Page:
Along with these developments hypotheses were made that increasing the fat content of food prior to competition, supplying fat (MCT oils) during exercise and training on an empty stomach to boost fat oxidation might prove to be useful to reduce glucose oxidation during exercise in favor of sparing glycogen and improving for the final stage. Although there was evidence of elevated lipid oxidation, these studies did not show any evidence of improved performance.

High fat?

Recently high fat, ketogenic diets have been suggested to be superior for human performance. Although it has been shown that such diets do boost lipid oxidation rates to higher levels than has been observed in athletes when being on a normal mixed diet with plenty of carbs there has thus far not been any study showing performance benefits.

Suggestions that the best performance in high intensity sports is achieved by athletes who are the best lipid burners is not supported by the available literature. In contrast, it is very clear that the upper elite ultra-endurance athletes who all show high lipid burning capacity, in fact will fail when competing with elite sprint, middle distance and 5000-10000 meters runners.

Yet, high fat diets may be useful for ultra-endurance athletes, high altitude mountain climbers, long distance swimmers and long distance orienteers, who generally perform at intensities of <70% VO2Max and are not dependent on glucose for high energy outputs.

From athlete to public health

Suggestions are being made that a high portion of carbohydrate in the diet leads to diabetes and cardiovascular disease. The weight of the evidence however clearly shows a correlation between sugars consumption and these disease states but not between total carbs and chronic disease. As recently stated by WHO and this summer (2015) by the Scientific Advisory Committee on Nutrition (SACN) in UK: “Total carbohydrate intakes at the current recommended levels (50en%1 ) show no association with the incidence of CVD, type 2 diabetes, glycaemia or colorectal cancer“.

Important is the notification that diabetes is not a sugar disease, nor a disease caused by sugars. In contrast it is a disease in which the normal metabolism of sugars is deranged. In animal studies two models are being applied to induce diabetes. The first is a high sugar diet, the second a high lipid diet. In both cases diabetes develops as a result of becoming overweight and developing an inflammatory state leading to insulin resistance. In Tour de France athletes sugar consumption regularly exceeds 500 g/day and total carbohydrates 1 kg/day. Yet, they are neither overweight/diabetic nor develop diabetes at different rates than the normal population, once stopped with cycling.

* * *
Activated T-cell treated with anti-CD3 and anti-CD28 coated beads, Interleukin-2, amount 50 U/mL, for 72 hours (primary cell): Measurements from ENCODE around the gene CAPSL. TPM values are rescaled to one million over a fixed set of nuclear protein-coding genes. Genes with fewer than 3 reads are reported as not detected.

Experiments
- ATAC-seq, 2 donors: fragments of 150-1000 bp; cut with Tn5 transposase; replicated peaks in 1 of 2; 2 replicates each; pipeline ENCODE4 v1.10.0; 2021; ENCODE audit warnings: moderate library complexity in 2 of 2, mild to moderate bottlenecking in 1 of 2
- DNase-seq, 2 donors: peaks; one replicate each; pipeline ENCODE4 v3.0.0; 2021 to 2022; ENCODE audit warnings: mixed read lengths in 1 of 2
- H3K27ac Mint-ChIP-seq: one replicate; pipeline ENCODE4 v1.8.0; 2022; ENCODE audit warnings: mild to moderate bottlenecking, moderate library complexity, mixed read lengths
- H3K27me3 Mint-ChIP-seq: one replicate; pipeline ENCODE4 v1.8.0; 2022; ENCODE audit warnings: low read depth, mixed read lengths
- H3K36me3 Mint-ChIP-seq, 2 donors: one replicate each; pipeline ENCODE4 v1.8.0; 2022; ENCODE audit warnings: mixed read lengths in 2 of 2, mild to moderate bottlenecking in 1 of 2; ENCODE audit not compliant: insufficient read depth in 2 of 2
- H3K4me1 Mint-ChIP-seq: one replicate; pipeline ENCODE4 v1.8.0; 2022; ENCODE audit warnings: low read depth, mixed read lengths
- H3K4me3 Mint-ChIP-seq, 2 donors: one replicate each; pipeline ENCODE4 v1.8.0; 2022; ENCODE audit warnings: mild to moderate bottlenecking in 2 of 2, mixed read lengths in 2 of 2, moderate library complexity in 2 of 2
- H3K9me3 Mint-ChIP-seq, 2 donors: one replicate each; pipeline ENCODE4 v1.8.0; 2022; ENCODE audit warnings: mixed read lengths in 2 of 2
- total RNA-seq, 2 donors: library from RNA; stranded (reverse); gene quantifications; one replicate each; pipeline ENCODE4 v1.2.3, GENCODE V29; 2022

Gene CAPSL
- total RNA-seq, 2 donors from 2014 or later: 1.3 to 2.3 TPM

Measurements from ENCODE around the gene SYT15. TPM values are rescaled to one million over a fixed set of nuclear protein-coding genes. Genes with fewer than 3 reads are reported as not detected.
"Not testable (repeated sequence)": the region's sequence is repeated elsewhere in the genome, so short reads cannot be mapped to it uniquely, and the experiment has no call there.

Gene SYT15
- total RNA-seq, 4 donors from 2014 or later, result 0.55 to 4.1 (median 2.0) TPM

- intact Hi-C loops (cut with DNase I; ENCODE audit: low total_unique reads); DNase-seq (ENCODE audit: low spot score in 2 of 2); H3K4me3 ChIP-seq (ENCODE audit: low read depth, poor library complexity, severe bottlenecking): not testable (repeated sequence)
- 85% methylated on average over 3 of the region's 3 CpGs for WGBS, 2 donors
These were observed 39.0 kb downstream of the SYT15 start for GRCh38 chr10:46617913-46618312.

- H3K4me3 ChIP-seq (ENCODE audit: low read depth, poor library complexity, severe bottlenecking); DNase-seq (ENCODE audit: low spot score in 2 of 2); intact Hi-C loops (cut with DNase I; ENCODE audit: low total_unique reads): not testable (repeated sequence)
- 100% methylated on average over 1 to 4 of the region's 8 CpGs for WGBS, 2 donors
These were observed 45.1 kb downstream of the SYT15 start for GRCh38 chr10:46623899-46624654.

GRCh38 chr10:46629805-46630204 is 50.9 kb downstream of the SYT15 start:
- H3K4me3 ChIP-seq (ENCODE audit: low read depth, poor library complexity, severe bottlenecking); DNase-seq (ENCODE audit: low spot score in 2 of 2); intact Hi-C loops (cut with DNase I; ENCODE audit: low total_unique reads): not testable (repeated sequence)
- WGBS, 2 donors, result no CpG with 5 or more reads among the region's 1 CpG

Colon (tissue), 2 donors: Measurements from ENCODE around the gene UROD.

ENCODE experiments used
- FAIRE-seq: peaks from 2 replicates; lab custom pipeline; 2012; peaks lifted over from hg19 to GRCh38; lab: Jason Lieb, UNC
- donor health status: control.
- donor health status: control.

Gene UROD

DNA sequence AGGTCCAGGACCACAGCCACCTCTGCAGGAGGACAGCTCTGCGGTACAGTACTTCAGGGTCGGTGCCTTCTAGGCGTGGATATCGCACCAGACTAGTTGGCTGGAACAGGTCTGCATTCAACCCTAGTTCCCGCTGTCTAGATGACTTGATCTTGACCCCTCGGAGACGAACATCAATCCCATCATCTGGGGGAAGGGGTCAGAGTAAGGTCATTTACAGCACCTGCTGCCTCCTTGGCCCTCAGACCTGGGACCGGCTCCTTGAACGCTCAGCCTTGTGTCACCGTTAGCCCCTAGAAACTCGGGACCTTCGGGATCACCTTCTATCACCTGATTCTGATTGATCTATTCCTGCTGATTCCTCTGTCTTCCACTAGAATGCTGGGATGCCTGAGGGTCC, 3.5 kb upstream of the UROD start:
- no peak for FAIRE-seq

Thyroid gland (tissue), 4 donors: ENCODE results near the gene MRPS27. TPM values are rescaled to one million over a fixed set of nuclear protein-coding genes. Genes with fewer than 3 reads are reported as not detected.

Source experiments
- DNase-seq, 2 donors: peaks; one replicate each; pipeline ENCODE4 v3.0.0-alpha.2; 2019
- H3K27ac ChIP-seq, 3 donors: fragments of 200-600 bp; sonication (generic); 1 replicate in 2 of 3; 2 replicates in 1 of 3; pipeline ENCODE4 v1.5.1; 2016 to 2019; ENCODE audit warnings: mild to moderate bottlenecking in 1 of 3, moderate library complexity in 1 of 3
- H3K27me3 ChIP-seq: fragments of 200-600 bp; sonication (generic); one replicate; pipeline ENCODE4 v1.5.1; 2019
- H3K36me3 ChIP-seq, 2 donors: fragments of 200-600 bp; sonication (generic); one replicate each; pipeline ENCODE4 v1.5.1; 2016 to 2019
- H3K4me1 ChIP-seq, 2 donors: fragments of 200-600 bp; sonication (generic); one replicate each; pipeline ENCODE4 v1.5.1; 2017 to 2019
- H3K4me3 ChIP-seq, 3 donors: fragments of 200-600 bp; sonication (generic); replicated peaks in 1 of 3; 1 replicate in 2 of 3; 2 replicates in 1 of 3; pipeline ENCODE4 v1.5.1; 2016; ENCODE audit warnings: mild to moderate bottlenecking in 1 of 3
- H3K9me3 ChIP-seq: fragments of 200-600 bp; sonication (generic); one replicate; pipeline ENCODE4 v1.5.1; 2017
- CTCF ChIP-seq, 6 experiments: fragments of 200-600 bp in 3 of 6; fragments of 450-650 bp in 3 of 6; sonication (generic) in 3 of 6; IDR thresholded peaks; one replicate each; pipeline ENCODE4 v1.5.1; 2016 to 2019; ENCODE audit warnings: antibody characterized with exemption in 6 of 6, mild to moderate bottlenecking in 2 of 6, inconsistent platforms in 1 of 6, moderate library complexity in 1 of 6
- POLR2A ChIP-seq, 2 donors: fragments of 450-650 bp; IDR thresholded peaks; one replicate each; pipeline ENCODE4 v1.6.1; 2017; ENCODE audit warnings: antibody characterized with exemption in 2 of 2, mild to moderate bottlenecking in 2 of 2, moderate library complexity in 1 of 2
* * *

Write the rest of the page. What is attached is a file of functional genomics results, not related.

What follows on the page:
Regarding advice to athletes I would like to quote Asker Jeukendrup: “There are people who want to promote these high fat diets for athletes and demonize high carbohydrate diets, but where is the evidence? So far, even though there have been numerous studies, no studies have demonstrated any performance benefits of high fat diets in athletes. On the other hand, many studies have demonstrated positive performance effects of higher carbohydrate intakes for athletes at exercise intensities comparable to race intensities. So what would be the logical advice to athletes, based on the available evidence? I have never argued for carbohydrate in all conditions. The need for carbohydrate is dependent on a number of factors that need to be considered in a context. Statements about diets often lack this context and it is the context that gives meaning to the statement! Who is the athlete? Is it Haile Gebreselassie or is it my overweight neighbor who hopes to complete a half marathon in 3 hours once in her life time? What is their primary goal? Winning? Completing? Surviving? Weight loss? Health? Therefore, I would always ask for context as well as evidence!”

What does this mean for the general population?

Despite the fact that high lipid diets are suggested to be beneficial for all, the general population is still being advised to consume a diet that is composed of 30-40% lipids, 45- 50% carbs and 15-20% protein.

SACN concludes as follows:

  1. Expert nutritionists recommend halving sugar in diet. In particular consumption of sugar-sweetened beverages should be minimized.
  2. SACN advises more fiber in diet by having more fruit and vegetables and wholegrain foods. There is strong evidence to indicate that diets high in fiber are associated with a lower risk of cardiovascular diseases, type 2 diabetes and bowel cancer.
  3. Evidence shows that having more whole grains is associated with a lower incidence of cardiovascular disease, hypertension, type 2 diabetes and bowel cancer. 1 50en% = 50 energy %
  4. Starchy carbohydrates should still form basis of your diet. The Dietary Reference Values for total carbohydrate should be maintained at a population average of approximately 50% of dietary energy.

Principles of the paleo diet and ancestral health fit well with this advice. Consumers should select a significant variety of fresh fruit, vegetables, protein rich plant foods, whole grain, fish and lean meat. This will have a relatively low meal Glycemic index, a low glycemic load, will supply sufficient protein, unsaturated lipids and complex carbohydrates along with abundant dietary fiber.